Promoting primary care research

Research and evidence-based practices are crucial in South Asia’s family medicine and primary care practice

Promoting primary care research


ntegrating research and evidence-based practices into the training of family physicians and general practitioners is crucial. This will help them use the best available evidence for clinical decision-making. This contributes to a higher standard of care and encourages a culture of continuous learning and improvement within the healthcare system.

South Asia faces unique health challenges with the double burden of infectious diseases like tuberculosis, dengue fever and malaria, as well as non-communicable diseases such as diabetes and cardiovascular diseases. Research conducted within the South Asian region can provide valuable insights into these diseases, leading to the development of targeted interventions that are more relevant and effective for the local population. The evidence generated by research will help policymakers in decision-making and to develop and implement strategies that are effective and responsive to the needs of the local population. In South Asia, most of the countries fall into the LMIC category where health systems are often under-resourced and face numerous challenges due to financial constraints. These evidence-based policies are essential and will help in strengthening the health system and improving health outcomes.

In order to bring reforms in existing healthcare systems particularly primary healthcare systems in South Asian countries, an understanding of research, its application and practice of evidence base among family physicians/ general practitioners is critical. In our region, primary care training at both undergraduate and postgraduate levels is not fully established. As a result, the interpretation and use of clinical guidelines by primary care physicians remain poor. It is important to note that in the post-Flexner Report era where research became an essential component of curriculum worldwide, medical research failed to bloom in this region. However, the things are finally changing.

Even though most primary care physicians recognise the value of research, there are challenges in conducting research by family doctors in South Asia. Lack of support from the regulatory bodies and academic institutions, no formal mentorship or training, and no financial incentives and support are some of the obstacles that hinder their research efforts.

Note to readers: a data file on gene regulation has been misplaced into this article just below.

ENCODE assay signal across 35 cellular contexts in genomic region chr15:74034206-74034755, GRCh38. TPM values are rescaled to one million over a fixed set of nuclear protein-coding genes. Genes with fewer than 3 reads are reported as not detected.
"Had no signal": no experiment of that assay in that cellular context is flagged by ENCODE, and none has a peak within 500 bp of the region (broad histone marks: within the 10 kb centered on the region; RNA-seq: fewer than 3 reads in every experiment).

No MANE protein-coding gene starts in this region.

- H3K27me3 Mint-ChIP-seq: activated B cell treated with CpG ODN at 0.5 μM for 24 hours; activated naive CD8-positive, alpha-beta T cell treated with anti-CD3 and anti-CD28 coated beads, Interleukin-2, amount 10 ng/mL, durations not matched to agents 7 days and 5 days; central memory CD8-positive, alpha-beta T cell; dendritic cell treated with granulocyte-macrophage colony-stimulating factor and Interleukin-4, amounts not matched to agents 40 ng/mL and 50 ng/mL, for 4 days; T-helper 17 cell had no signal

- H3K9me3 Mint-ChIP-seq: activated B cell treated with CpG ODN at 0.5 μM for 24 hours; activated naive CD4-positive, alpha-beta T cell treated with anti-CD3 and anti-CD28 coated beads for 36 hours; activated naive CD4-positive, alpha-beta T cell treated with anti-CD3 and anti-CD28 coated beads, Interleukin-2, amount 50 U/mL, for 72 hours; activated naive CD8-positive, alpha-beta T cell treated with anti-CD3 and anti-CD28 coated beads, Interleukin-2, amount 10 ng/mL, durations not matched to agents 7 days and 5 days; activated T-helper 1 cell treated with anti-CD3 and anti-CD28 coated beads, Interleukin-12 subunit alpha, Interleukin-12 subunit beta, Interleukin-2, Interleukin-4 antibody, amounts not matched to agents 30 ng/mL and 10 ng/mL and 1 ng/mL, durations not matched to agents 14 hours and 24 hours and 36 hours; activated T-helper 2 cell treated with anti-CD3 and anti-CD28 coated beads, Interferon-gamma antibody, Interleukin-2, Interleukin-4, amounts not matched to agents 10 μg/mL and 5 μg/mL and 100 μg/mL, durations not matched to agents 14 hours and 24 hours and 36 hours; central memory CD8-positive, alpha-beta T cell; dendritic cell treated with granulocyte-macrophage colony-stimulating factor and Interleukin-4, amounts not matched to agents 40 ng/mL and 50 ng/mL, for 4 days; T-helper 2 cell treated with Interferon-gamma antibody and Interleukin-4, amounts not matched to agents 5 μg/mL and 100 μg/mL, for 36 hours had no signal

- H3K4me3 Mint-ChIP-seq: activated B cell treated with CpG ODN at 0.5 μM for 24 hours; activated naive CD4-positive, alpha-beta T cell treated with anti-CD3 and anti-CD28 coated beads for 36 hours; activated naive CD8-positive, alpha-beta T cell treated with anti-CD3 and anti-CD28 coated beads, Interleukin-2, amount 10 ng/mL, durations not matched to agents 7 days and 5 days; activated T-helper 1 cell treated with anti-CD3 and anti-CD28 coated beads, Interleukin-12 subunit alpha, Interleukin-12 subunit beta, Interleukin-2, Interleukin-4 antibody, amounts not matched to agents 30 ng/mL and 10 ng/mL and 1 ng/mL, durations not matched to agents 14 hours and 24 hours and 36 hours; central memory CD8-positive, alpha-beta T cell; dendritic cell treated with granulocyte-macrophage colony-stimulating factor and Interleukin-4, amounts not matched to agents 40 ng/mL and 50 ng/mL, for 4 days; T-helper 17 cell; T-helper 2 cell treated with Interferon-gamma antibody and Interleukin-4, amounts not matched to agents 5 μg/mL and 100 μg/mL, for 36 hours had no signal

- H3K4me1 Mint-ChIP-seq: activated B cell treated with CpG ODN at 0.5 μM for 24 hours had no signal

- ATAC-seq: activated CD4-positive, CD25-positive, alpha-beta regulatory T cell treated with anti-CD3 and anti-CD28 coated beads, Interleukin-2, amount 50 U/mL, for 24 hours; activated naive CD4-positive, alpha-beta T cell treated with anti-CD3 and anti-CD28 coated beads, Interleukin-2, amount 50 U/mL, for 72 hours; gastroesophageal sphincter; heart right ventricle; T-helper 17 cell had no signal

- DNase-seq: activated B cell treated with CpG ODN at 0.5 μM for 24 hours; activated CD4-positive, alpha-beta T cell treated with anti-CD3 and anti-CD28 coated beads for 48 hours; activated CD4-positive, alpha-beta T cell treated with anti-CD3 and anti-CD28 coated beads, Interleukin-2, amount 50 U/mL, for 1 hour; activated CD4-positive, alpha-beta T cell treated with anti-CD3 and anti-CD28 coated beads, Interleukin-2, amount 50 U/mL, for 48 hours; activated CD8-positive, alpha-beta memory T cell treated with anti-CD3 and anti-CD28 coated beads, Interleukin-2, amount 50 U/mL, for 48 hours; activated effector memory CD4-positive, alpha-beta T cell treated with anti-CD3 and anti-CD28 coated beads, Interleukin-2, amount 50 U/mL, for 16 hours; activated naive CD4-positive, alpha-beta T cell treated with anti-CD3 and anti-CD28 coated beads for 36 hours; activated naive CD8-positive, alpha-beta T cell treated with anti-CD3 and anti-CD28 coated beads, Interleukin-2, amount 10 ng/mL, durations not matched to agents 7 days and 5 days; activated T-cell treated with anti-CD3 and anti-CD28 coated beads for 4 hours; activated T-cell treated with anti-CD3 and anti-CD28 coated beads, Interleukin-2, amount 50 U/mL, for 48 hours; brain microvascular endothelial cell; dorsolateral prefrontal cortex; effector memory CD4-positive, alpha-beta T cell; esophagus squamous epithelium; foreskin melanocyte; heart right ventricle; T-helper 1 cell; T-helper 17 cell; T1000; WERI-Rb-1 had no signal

South Asia faces unique health challenges with the double burden of infectious diseases like tuberculosis, dengue fever and malaria, as well as non-communicable diseases such as diabetes and cardiovascular diseases.

About 10 years ago, isolated events during local and regional conferences in the form of workshops and sessions both face-to-face and online have taken place since 2013. Recently, more activities have happened in the region. The World Organisation of Family Doctors has become a network point as many like-minded FPs/ GPs have connected through it and carry out research projects in the region as groups. WONCA’s regional working group on research is more alive now with inputs from members from almost all South Asian countries. These activities could inspire more primary care physicians to engage in research.

A recent research project carried out by the working group examined the Barriers and Motivators Experienced by South Asian Primary Care Physicians in Conducting Research. It has many insights for anyone interested in promoting primary care research.

Some recommendations to increase research uptake by primary care physicians:

Identify ways to engage primary care professionals (general practitioners, family physicians) in research projects.

Offer research training at institutional levels

Promote understanding of the principles of research ethics as part of undergraduate and postgraduate training.

Encourage family medicine faculty to carry out original research work.

Encourage critical appraisal of literature and allow students to present their work at undergraduate levels.

To transform primary care synchronised efforts are required by multiple stakeholders including health organisations, health managers, healthcare professionals, degree awarding institutions and universities. Internationally and regionally a number of prominent figures over the years have helped shape primary care research. Their inputs are invaluable. Their work must be carried forward in the right direction and raised to a higher level. It’s time to not only invest in primary care but also to re-think the strategies to promote and strengthen it.

Dr Hina Jawaid is an associate professor in family medicine at Health Services Academy, Islamabad, Pakistan

Dr Abdul Jalil Khan, is the director of Institute of Family Medicine, Khyber Medical University, Peshawar, Pakistan

Dr Sankha Randenikumara, is a family physician in Sri Lanka and honorary secretary of WONCA-South Asia

Promoting primary care research